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Edition #210  November 15, 2013

Eulogy for One

Photographer: Eric Clark

                                                                      Photo by Eric Clark

Eulogy for One

Built in October of 1948 as Pennsylvania RR #9169, frame number E897-15, just another post war NW2 blending in with the masses. Later it was renumbered to 8669. From there on it piled up the miles for the PRR, Penn Central and Conrail as number 9258. Then on to Citizens Gas and Coke number 4 and Indianapolis Coke number 4 before landing on the GMRY as engine number 1372 in the late 80s. There it received a nice silver and black paint job before it was given an updated maroon and black paint scheme and renumbered and sublettered FLSX 1. Its final paint job carried its heritage in small letters below the number “NW2 Ex-PRR 9169”.

The engine remained camera shy for most of its life. There was nothing particularly special about it. It didn't perform glamorous duties. Like so many of the wide cabs today, I suspect it just blended into the background without being given a thought. It did its job, was fueled, filled with sand, overhauled now and then, and every once in a while, given a new coat of paint. And I'm sure a few times in its career; it was cussed up and down.

I first saw it when it arrived at Hamilton in the 80s and shot it a few times as 1372. Then I became better acquainted with it in 2007 when I hired on as engineer at the operation. By then, it was showing its age mechanically. It drank oil, only one of the sanders worked, and in wet or snowy weather it was a pain to both get it to pull and to get stopped. By March of '08 it was showing serious mechanical issues. It would shut down at random. Our company seemed unwilling to put any money in it and when another company was due to show up to see about storing some cars on our property, it was shut down for good and replaced temporarily with a former Conrail GP38-2 until a replacement could arrive. The 1 was shoved into a siding with a couple other engines that management didn't think were worth fixing, where it sat and became a target for local vandals.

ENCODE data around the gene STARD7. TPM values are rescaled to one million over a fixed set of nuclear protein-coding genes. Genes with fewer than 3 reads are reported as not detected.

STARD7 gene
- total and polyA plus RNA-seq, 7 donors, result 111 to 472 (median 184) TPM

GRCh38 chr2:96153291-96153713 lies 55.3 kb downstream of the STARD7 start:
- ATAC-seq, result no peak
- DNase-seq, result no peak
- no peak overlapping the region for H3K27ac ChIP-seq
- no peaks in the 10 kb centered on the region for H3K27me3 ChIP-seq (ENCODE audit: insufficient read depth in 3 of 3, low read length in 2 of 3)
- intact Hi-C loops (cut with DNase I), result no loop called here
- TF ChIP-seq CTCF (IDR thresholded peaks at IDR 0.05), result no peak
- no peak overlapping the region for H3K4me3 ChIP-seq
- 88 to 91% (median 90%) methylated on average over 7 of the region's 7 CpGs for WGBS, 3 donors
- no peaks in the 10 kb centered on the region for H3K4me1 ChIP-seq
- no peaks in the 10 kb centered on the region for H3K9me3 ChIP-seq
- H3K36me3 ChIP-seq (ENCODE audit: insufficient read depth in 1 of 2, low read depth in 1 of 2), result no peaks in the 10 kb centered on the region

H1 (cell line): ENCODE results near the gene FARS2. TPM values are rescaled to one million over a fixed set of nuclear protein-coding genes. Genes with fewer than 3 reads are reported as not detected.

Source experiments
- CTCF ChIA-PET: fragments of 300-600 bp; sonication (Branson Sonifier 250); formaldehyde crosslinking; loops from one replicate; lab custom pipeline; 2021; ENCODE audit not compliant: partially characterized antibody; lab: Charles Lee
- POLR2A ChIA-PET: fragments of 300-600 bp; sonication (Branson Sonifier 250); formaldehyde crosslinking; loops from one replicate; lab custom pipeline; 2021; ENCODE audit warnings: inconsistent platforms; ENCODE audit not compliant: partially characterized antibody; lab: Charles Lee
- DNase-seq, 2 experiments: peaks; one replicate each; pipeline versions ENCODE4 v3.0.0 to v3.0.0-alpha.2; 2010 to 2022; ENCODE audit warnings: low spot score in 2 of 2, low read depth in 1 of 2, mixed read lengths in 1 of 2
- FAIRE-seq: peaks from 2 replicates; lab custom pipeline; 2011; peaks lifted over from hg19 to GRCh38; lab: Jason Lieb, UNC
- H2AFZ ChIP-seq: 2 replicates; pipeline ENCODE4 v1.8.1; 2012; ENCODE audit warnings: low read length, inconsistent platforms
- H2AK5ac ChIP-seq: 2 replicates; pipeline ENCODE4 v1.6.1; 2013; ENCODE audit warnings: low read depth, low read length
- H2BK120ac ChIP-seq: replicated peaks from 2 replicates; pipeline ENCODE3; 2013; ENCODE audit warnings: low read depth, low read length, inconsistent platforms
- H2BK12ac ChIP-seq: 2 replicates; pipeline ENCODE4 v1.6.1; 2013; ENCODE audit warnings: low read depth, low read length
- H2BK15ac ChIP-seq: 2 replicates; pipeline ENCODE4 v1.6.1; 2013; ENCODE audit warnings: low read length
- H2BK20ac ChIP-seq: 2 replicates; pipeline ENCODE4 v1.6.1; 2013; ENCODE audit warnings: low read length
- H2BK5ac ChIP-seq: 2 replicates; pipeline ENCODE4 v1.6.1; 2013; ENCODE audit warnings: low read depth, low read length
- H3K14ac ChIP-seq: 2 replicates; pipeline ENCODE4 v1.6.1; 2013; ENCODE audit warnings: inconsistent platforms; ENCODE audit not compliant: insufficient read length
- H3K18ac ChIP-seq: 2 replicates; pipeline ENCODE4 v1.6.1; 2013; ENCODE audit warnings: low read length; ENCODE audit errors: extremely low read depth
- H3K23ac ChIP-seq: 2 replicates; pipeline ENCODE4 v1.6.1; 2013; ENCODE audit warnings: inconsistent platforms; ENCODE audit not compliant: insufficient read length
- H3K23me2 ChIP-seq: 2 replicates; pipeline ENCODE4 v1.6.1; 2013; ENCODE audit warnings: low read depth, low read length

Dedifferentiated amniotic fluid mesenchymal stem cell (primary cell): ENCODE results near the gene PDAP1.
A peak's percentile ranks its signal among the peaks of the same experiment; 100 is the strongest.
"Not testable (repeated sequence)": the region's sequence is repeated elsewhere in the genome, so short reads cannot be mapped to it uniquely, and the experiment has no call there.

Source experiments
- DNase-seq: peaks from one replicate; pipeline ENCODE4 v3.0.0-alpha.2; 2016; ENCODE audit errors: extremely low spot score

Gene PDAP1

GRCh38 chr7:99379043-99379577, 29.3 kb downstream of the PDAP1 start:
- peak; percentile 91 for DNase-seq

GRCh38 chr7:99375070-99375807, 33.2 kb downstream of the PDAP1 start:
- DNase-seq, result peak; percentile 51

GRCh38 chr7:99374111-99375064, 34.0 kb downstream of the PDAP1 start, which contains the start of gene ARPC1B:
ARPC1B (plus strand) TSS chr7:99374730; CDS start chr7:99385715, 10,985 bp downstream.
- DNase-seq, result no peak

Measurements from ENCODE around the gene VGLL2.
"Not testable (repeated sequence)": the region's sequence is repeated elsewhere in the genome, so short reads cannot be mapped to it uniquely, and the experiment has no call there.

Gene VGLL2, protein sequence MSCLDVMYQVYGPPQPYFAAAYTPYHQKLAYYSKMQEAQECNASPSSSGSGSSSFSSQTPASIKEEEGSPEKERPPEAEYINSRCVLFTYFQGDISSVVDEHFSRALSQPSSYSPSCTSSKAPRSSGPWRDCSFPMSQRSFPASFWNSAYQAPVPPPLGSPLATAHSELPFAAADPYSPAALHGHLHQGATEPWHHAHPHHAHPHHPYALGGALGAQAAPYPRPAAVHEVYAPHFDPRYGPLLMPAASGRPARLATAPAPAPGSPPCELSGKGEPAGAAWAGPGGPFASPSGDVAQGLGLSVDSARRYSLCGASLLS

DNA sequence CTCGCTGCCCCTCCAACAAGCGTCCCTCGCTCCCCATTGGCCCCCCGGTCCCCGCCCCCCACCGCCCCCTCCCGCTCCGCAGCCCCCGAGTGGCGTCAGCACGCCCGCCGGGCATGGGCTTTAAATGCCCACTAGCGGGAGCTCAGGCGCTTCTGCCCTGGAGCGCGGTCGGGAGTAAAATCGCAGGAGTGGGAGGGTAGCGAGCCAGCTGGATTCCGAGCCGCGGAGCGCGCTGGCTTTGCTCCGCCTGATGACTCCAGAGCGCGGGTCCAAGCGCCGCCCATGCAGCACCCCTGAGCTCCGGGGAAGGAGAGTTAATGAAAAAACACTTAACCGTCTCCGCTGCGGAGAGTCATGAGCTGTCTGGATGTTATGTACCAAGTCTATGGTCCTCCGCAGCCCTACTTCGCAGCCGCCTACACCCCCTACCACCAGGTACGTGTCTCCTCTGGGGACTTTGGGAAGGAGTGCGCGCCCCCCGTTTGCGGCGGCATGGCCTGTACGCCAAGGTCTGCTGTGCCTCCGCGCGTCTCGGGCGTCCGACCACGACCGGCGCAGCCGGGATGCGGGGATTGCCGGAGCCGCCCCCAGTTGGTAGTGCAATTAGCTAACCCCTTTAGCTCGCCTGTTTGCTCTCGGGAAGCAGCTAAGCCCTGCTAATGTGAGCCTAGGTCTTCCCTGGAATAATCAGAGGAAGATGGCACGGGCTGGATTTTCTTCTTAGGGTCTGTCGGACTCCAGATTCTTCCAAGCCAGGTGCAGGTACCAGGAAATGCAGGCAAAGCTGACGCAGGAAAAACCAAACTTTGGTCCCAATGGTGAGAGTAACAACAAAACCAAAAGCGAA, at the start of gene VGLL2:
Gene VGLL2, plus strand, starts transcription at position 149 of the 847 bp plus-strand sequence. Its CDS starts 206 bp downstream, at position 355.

Fast forward to 2013, not long after the plant we served shut down, the other engines were gradually shipped out. The interplant cars were cut up for scrap followed by the rail and entire yard. The mill itself is in the process of being torn down. But not far away, the 1 remains, left behind after all the rest have gone. Left behind to be picked clean by free lance vultures who'll run its guts and anything else that comes loose over the scales for a buck. The revenue miles racked up on the Pennsylvania now a faded memory. Forgotten by most who operated it.  A machine past its prime and out to pasture. Out of site--out of mind.

Top photo shows the unit in January '08. Bottom in May of '13.

Eric Clark

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